Well-meaning city planners often like to place parking spaces right outside of shops. The thought, of course, being that if they make it as easy as possible to drive to a store and park right by it, the more people will go there and spend money.
A new study published on Journal of Transport Geography now not only casts doubt on this theory, but actually seems to reverse it. The study, called “Impacts of parking and accessibility on retail-oriented city centers,” comes to the conclusion that too many parking spaces are actually bad for business. Mayors of Metro Manila, take note.
Boffins then used a spatial model to examine how rental prices of business premises in the area are related to other factors, such as whether the property is in a pedestrian zone, how far away the nearest public transport stop is, or how high the settlement density is in the area.
The most surprising finding of the study might be the role that parking spaces play in the value of retail premises. Scientists concluded that having a pedestrianized area, public transport stops, or public parking garages nearby increased the attractiveness of retail properties. Having on-street parking right in front of the stores, on the other hand, was found to reduce rent.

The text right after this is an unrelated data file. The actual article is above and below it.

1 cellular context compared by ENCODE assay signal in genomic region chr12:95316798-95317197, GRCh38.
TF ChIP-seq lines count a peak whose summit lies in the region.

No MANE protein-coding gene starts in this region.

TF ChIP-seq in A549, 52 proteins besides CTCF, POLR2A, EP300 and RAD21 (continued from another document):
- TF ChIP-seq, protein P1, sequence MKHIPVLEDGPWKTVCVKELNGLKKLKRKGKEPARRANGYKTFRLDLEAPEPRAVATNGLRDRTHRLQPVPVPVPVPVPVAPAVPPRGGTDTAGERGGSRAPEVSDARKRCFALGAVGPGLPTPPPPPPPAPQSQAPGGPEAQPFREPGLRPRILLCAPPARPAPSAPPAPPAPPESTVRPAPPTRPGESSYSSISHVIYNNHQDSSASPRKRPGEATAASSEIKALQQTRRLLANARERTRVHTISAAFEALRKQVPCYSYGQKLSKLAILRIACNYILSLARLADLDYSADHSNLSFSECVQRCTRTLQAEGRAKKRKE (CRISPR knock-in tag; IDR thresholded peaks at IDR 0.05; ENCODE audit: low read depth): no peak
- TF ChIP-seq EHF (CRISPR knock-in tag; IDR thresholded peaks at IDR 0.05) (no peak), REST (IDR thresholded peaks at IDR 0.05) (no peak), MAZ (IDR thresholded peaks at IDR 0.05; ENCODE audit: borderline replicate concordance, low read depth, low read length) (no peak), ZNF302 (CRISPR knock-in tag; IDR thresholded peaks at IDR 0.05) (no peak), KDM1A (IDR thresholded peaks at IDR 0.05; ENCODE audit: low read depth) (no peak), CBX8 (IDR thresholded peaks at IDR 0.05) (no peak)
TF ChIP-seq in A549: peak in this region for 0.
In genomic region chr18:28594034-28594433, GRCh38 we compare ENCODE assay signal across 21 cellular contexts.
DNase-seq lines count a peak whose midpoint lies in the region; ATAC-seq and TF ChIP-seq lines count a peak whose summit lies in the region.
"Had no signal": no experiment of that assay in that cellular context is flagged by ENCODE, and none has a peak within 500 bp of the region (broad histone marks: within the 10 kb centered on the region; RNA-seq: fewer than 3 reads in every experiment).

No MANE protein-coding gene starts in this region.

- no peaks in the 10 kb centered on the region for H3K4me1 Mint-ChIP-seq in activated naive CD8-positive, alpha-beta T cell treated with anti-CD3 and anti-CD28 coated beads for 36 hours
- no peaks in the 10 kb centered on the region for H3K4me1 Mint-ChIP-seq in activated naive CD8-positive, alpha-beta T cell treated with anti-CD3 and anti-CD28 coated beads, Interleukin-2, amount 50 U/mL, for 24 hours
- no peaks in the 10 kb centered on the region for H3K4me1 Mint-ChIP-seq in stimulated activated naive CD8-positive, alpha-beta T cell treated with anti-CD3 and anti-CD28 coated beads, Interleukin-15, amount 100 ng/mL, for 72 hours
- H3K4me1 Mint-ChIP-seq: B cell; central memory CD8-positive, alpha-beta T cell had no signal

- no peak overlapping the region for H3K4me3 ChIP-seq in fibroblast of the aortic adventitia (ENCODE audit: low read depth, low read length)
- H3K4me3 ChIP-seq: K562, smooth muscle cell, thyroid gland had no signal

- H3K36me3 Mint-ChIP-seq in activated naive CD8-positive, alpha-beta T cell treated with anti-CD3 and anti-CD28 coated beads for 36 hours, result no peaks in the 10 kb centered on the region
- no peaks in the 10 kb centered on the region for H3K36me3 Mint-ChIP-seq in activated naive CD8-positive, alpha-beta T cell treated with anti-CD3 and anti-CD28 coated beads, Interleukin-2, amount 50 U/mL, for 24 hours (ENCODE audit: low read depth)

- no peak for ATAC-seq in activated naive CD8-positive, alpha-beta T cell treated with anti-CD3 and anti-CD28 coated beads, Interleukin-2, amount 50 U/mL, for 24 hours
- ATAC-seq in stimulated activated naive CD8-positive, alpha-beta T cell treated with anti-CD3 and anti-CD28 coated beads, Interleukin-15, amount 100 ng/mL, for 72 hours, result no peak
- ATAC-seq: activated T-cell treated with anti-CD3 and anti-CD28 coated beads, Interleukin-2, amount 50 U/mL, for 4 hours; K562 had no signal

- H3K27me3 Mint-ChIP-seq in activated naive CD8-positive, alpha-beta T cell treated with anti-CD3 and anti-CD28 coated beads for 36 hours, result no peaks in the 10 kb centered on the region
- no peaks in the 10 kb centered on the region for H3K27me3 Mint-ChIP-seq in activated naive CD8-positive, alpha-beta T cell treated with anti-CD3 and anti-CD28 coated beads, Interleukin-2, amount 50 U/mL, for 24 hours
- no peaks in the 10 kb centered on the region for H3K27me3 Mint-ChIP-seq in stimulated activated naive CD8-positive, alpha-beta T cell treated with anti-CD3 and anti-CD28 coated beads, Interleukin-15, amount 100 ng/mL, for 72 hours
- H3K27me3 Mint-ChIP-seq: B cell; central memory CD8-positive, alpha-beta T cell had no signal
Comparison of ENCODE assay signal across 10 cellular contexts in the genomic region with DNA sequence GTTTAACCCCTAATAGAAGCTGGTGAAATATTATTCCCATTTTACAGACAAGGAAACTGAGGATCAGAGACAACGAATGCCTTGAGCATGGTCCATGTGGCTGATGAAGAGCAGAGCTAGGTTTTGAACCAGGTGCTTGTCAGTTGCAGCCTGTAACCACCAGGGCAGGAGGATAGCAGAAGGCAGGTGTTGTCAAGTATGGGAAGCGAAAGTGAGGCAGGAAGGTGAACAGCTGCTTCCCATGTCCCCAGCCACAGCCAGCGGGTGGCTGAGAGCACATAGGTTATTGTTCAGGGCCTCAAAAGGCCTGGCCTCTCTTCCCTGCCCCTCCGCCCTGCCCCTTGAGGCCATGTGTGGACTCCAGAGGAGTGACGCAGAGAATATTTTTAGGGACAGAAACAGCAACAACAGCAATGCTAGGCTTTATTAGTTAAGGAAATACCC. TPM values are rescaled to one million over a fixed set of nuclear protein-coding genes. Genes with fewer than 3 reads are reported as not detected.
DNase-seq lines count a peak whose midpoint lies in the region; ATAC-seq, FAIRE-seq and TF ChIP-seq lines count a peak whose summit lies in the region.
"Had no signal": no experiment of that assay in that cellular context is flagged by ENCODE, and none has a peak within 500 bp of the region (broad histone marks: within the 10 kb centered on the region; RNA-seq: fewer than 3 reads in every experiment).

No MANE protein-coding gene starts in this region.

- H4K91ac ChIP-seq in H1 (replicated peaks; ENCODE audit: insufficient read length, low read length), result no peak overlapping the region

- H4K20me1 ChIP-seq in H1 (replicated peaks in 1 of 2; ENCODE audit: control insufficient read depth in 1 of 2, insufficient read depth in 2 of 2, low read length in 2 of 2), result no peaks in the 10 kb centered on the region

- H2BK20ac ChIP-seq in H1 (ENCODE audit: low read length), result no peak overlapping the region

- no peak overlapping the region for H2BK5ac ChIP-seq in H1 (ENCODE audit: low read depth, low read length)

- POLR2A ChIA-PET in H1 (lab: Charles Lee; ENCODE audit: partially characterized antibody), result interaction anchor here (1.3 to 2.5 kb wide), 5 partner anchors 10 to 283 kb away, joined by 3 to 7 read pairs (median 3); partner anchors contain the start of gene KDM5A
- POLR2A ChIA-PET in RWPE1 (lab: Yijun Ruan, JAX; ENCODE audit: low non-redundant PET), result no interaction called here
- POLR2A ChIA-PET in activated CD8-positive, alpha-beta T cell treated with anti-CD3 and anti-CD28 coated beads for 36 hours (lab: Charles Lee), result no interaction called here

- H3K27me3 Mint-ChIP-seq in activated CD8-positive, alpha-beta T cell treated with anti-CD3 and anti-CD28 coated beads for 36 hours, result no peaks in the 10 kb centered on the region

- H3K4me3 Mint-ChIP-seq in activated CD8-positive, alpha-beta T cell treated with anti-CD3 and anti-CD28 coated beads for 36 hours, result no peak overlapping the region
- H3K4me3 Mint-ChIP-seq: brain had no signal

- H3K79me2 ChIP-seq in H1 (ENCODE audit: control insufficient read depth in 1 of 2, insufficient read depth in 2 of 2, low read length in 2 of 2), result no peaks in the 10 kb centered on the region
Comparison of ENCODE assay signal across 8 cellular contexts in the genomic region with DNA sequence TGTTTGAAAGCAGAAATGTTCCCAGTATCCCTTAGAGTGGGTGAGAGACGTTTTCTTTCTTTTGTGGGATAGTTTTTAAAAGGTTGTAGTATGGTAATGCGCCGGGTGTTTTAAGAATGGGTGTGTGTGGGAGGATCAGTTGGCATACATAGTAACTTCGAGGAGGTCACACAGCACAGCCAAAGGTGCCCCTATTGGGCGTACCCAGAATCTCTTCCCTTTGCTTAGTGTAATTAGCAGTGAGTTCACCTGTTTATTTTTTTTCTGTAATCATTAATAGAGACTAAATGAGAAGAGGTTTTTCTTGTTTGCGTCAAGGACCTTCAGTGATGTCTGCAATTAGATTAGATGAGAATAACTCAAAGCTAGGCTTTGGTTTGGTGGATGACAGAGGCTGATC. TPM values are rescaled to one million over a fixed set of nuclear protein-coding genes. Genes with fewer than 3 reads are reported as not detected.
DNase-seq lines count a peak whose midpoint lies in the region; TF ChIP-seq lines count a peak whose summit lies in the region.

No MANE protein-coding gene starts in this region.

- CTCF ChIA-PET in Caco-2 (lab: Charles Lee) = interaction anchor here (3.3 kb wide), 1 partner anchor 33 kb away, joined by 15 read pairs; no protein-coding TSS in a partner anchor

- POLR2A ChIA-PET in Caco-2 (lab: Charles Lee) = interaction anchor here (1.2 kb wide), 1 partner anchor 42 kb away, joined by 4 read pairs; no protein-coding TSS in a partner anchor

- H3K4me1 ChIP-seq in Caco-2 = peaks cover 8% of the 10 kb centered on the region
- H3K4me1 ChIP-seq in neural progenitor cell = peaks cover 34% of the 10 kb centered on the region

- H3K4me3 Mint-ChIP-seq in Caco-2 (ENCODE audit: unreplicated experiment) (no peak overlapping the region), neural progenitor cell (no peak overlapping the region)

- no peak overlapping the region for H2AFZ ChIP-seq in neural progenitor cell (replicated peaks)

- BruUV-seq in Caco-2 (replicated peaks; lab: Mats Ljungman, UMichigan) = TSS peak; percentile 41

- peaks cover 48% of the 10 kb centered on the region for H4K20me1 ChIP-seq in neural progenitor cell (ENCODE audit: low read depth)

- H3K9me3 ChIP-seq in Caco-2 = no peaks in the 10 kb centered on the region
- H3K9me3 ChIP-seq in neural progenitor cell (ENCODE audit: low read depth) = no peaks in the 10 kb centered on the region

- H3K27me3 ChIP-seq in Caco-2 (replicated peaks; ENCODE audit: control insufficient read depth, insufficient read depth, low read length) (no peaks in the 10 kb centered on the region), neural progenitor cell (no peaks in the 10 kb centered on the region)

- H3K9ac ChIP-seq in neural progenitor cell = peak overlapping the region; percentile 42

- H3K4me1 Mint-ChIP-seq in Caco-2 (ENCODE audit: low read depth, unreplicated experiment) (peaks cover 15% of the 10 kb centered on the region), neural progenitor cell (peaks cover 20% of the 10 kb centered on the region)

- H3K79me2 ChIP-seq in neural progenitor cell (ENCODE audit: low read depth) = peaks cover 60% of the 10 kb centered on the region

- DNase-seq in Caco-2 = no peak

That doesn’t mean there shouldn’t be any parking, and the conclusion seems to be that the best approach is to have sufficient parking nearby and within walking distance, but not right in front of the shops. In a way, this seems logical.
It’s much nicer to park up and stroll along a pedestrianized area than it is to find a parking space and cross paths with traffic while you breathe in toxic fumes.
You can actually see this in action when you go to Bonifacio Global City. Imagine how much worse the place would be if cars were allowed to pull up right outside the shops there. Now, imagine how much nicer other parts of Metro Manila would be if they followed BGC’s example.